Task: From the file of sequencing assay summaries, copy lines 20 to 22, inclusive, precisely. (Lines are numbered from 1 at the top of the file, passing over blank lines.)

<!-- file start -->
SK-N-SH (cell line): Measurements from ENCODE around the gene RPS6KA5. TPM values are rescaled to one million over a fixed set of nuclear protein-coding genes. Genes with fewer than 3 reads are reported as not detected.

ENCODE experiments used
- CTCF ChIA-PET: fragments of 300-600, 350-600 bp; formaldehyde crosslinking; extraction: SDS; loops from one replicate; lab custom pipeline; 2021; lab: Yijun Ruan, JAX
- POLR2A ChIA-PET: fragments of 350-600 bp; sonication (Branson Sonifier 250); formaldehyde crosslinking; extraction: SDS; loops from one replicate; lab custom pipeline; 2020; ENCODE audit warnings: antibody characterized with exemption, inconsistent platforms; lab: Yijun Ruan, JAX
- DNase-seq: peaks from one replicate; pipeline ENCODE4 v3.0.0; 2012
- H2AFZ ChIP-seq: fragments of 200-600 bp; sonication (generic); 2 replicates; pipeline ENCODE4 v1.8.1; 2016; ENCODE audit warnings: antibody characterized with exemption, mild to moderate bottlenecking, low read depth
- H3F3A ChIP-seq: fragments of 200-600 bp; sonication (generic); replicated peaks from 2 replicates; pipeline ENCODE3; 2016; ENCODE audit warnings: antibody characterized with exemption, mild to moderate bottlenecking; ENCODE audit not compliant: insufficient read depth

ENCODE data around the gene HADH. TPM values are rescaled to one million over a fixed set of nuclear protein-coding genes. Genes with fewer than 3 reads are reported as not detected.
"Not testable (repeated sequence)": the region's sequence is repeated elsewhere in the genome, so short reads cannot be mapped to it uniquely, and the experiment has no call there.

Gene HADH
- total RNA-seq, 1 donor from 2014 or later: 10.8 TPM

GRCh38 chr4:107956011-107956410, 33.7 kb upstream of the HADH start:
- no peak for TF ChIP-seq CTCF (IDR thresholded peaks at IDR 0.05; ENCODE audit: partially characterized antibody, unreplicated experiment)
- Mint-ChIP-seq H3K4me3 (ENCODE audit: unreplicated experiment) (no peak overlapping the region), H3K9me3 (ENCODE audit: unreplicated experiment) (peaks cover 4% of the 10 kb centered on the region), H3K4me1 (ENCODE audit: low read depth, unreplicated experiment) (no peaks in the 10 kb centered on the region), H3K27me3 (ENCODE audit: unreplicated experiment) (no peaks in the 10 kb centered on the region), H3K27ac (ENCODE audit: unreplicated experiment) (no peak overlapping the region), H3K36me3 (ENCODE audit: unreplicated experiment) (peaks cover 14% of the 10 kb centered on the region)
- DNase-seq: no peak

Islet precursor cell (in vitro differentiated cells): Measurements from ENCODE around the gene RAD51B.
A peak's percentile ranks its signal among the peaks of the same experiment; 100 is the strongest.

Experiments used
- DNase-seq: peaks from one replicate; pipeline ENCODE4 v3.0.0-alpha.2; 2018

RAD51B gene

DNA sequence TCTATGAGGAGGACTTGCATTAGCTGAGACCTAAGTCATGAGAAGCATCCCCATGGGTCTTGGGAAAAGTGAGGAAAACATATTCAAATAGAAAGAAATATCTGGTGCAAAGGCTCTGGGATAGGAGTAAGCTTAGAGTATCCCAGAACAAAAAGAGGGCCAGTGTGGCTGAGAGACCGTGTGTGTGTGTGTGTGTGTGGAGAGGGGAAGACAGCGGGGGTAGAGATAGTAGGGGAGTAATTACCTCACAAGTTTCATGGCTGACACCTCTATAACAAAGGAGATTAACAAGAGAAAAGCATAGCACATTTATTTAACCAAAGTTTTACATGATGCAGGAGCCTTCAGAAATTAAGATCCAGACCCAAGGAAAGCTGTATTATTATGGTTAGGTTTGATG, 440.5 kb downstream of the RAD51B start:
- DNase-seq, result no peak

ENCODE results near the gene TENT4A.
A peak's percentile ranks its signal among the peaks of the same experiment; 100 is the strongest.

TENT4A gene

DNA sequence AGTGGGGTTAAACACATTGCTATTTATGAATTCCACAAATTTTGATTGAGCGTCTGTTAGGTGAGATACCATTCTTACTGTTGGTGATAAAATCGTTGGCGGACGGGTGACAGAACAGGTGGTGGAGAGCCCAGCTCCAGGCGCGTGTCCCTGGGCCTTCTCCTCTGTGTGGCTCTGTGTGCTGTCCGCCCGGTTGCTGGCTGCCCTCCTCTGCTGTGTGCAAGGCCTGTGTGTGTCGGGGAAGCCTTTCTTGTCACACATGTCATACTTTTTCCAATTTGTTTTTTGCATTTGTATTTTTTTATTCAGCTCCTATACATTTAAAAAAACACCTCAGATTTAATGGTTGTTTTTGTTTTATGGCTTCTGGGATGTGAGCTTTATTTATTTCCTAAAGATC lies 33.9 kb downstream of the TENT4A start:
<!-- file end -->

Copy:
RAD51B gene

DNA sequence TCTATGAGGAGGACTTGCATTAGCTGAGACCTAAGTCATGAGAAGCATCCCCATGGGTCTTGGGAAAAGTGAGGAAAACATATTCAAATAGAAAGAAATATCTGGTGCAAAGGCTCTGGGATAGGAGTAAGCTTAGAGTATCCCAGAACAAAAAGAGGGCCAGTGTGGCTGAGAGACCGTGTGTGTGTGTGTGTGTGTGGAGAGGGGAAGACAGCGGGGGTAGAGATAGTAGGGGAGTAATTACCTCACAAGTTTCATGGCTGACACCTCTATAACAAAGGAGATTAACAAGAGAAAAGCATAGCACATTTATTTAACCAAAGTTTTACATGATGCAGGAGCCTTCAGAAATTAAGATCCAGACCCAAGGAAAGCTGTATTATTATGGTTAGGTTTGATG, 440.5 kb downstream of the RAD51B start:
- DNase-seq, result no peak